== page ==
Esta página no está disponible en español.
Columbus Ledger-Enquirer (GA)
Spanish-Speaking Church Teams Up With Health Department To Spread The Word About Healthy Living
BY LARRY GIERER
December 16, 2003
Rosalva Garcia knew little about the importance of getting a pap smear, of getting a mammogram. She had no idea where to get one.
She found out in church.
Like many of the approximately 125 active parishioners at Iglesia De Dios Pentecostal MI on Buena Vista Road in Columbus, Garcia doesn't speak English.
"A lot of the people in the Hispanic community don't get the health information they need," said Carol Hall, the cancer care access coordinator for the West Central Georgia Cancer Coalition, "and some don't trust what they do get."
But hearing from people they know, in their own language, does make a difference, Hall said.
Hall is involved with a special multicultural outreach program in Muscogee County which was recently honored by the Georgia Cancer Awareness and Education campaign for excellence in cancer health communications. The program took honorable mention in the category of activities and materials.
"What we do," said Hall, "is provide health materials in Spanish to the church here for distribution. Cancer is the second-leading cause of death in Georgia and as the Hispanic population grows -- it's doing so very fast -- the people need to know about the dangers."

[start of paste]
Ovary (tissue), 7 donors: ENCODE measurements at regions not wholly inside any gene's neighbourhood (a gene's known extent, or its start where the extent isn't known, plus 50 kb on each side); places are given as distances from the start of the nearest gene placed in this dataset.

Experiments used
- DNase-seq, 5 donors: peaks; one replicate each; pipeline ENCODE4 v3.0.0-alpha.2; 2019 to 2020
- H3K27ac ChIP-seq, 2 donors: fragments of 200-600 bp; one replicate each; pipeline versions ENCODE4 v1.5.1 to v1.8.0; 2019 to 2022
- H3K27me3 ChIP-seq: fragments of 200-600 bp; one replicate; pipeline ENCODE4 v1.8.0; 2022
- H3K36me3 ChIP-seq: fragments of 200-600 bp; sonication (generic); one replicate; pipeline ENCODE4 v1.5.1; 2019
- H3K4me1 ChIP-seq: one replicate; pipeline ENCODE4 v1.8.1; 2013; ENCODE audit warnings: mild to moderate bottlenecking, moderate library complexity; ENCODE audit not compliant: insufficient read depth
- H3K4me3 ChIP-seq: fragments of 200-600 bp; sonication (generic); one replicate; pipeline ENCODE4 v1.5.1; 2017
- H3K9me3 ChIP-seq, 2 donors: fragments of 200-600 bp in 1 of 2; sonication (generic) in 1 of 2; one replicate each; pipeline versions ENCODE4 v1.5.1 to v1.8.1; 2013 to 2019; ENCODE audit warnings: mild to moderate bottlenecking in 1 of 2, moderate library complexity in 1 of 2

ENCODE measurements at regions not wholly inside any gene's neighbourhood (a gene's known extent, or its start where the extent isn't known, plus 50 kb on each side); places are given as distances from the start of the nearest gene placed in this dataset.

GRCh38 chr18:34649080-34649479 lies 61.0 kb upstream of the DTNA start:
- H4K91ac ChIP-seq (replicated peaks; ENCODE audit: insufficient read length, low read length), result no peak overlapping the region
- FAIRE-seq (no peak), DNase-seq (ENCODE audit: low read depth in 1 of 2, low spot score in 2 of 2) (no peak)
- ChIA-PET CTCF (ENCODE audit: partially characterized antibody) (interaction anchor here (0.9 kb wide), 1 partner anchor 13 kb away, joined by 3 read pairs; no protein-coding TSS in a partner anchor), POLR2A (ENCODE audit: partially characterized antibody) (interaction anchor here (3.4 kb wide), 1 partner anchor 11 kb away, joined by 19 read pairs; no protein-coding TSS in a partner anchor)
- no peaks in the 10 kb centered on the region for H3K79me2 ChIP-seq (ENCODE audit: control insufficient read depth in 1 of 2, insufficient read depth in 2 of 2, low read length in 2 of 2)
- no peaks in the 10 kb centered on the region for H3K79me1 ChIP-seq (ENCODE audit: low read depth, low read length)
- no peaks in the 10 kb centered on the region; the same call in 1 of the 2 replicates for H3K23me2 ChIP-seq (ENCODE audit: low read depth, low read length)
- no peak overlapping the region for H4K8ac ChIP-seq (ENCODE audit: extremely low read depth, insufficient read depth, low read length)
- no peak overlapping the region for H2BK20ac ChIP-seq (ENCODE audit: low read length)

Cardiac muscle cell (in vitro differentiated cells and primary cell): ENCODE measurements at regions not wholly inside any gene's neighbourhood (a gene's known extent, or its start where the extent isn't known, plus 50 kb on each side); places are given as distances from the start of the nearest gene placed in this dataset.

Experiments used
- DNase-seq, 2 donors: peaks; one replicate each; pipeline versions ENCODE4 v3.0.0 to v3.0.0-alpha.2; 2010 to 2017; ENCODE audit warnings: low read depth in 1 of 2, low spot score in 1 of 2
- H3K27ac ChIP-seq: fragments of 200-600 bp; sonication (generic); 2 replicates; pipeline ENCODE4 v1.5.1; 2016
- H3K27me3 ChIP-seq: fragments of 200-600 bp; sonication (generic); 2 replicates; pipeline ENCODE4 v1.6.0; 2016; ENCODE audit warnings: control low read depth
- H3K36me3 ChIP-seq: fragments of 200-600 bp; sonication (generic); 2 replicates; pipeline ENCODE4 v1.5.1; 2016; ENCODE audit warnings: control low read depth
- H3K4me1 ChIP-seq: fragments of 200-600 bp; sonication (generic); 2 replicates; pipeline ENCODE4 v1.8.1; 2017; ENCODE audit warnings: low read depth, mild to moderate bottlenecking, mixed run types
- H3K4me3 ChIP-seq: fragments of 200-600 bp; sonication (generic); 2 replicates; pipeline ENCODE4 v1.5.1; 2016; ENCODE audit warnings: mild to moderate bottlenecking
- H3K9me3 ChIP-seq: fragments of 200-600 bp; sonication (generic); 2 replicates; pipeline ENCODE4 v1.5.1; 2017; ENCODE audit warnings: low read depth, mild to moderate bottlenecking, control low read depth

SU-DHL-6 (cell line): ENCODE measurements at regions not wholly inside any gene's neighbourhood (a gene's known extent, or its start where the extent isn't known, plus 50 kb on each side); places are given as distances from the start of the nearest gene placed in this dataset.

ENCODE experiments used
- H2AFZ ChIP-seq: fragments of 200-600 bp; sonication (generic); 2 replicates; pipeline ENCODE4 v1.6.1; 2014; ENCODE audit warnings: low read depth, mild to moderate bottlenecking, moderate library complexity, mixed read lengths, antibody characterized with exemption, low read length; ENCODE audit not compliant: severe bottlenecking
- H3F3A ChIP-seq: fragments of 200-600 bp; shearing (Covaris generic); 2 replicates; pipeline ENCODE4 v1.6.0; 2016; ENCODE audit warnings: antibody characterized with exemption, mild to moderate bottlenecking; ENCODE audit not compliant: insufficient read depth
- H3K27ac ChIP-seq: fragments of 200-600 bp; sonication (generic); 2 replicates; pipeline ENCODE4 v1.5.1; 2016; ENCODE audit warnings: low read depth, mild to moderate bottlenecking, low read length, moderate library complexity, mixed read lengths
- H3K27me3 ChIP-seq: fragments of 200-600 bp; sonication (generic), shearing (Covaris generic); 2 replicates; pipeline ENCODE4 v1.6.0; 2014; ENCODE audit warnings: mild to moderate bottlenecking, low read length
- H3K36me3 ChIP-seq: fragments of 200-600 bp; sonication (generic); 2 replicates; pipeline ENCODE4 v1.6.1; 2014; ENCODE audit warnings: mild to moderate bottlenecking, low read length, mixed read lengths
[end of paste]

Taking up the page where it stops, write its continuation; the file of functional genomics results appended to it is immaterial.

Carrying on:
Leading the way for the program is Alma Diaz, a church member from Puerto Rico who has a degree in social work from Auburn University.
"Nothing like this has been done here before," said Diaz. "What we're doing is having classes here at the church where we deliver the information. We want these people to then host smaller classes of their own in their homes. That is the best way to get the word out to the Hispanic community. Neighbors telling neighbors."
They talk about a lot more than cancer. It's everything from asthma to sex education.
Pastor Freddie Diaz and his wife Olga, who has a degree in health education, lead classes.
"Some classes we do together and some we break up into men and women," said the pastor. "For example, the one on prostate cancer was just for men. We talk to young and old. It's important to have the knowledge. We have a strong faith, but prayer alone isn't going to keep you healthy."
"God is the one who gave us the ability to come up with the ways to fight these diseases," said his wife. "The people need to know warning signs then know what to do if they see them. It is important to us because a healthy church is a strong church. We care about these people and these programs are another way of showing that."
Hall hopes this is just the beginning.
"We'd like to move the program into other Hispanic churches," she said, "but not stop there, either. This is a multicultural city. We want to reach all of them for a healthier community."
Speaking with Alma Diaz as an interpreter, Garcia said, "I'm grateful for what I learned." Asked if others would too, she nodded yes and smiled.